A Step-by-Step Guide to Protecting Against Model Drift in Machine Learning

by Madeline Hester
September 18, 2020
tempus
tempus

Whoever invents a complete automation tool for correcting model drift deserves a major award, or at least a few rounds of beer. Until then, data scientists across San Francisco are left to monitor and manage machine learning models on their own terms.

While model drift may be unavoidable if unattended, Sun Hae Hong, a senior machine learning scientist at molecular and clinical data library Tempus, said there are actions to protect against it. To start, plan ahead. Hong recommends model drift consideration at the early development stage, during validation and after the deployment of every data model. Below, Hong breaks down the steps machine learning scientists can take — and the questions developers should ask — to protect against model drift. 
 

Sun Hae Hong
Senior Machine Learning Scientist

 

The Early Development Phase

Developers should spend ample time understanding the data itself. Visualization, univariate statistical tests and linear regression are good ways to identify simple trends.

 

Questions developers should ask in the early development phase: 

  • Is the data clean and reliable? 
  • Are there highly correlated variables?
  • Are there frequently missing variables? 
  • Are there seasonal effects? 
  • Are there any time-dependent trends?

 

Build simple and interpretable models. Should you choose a complex and unexplainable model, it may be prudent to build a simple and explainable model that can mimic the model behavior at least locally. If there are seasonal effects, models can be built to account for them.

 

Identify key features. It is important to understand how key features contribute to prediction. If the effect of a feature is contradictory to what is known, consider validating it. It is possible those counterintuitive features were just modeling artifacts due to confounders, in which case the effect is not a novel finding but instead an issue to fix.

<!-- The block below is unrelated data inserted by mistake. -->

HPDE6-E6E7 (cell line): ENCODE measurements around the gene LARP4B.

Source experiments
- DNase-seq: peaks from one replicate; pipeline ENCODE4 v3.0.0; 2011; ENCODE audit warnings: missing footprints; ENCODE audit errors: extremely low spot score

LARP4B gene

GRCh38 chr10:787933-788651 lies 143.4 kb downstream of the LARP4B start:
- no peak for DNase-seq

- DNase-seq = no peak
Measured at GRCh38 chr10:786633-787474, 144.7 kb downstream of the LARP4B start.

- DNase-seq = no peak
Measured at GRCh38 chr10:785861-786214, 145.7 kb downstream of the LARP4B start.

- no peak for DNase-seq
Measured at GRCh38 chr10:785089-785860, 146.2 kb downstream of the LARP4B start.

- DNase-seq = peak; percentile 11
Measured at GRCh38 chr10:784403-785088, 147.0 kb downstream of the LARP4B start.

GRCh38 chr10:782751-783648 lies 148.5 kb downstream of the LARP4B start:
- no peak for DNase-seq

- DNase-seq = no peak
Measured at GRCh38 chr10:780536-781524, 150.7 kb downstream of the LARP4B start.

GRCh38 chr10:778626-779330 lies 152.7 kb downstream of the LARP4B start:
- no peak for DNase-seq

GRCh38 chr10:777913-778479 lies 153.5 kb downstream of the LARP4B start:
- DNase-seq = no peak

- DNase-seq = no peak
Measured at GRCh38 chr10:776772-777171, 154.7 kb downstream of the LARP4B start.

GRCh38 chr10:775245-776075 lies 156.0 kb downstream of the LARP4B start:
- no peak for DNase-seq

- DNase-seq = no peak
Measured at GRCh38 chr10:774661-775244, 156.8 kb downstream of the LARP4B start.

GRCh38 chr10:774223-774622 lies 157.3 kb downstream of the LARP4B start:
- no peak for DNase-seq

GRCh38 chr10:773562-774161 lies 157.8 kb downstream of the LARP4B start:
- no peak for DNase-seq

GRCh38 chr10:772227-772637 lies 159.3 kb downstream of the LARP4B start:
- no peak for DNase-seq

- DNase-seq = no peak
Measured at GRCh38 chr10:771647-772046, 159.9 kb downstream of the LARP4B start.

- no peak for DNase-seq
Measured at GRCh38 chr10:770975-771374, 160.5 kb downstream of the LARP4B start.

Assess your model with various performance metrics. Performance metrics measure different aspects of a model. Developers may need to assess several metrics to understand model performance and limitations fully. In binary classification of highly imbalanced classes, accuracy may be inflated, but F1 scores can compensate for accuracy limitations.

 

Develop a plan for tracking changes over time using tools such as data metrics and dashboarding, both in terms of input data and model outputs. If available, use input data monitoring to ensure consistently high-quality data over time. Datasets that minimize “nuisance” variation like the day-by-day variability, but preserve important variation, are considered good for modeling.

 

The Validation Phase

Document model performance and limitations. Communicating that information to stakeholders can result in an improved release experience. 

 

Establish plans for model monitoring and retraining. Previously unseen data should be used to evaluate models. If temporal data is available, data from a different span of time can be reserved as validation data to assess potential model drift. 

 

Determine key metrics to be monitored. Metrics can include model performance indicators, such as accuracy and F1 score as well as feature-based metrics. Developers may want to track the observed distribution of their metrics as well as define ranges for warnings and failures. If there is a mathematical model for a metric, document both the expected distribution and the observed distribution.

 

Determine rules for when to retrain and reevaluate models. For example, if accuracy or F1 scores drop below a designated threshold, the model may need to be retrained. Even if everything seems to be running well, it can be prudent to retrain and reevaluate models periodically to minimize risks of failures. The periodicity can be determined before deployment.

 

The Post-Deployment Phase

Babysit a model right after deployment. Anticipate model failures on edge cases right after deployment when the model suddenly sees new data. To ensure the model is working as expected, retrospective analyses can be performed. Depending on the context and the sample size, one-week, one-month and three-month marks may be good times for retrospective analyses.

 

Monitor key metrics identified during validation. Consider adding a built-in alert system that will notify model drift. Real-time tracking with business intelligence (BI) dashboards is highly recommended. BI tools will facilitate timely response if there is an urgent issue with the model. 

 

Questions developers should ask in the post deployment phase: 

  • Are the input features stable over time?
  • Are the targets stable over time?
  • Are the key metrics contributing to the model in the same way as during training?

 

Plan to not only retrain but revisit the model. Instead of blindly retraining with newer data, consider assessing the data and the model. Update warning ranges and triggering rules for retraining if needed.

 

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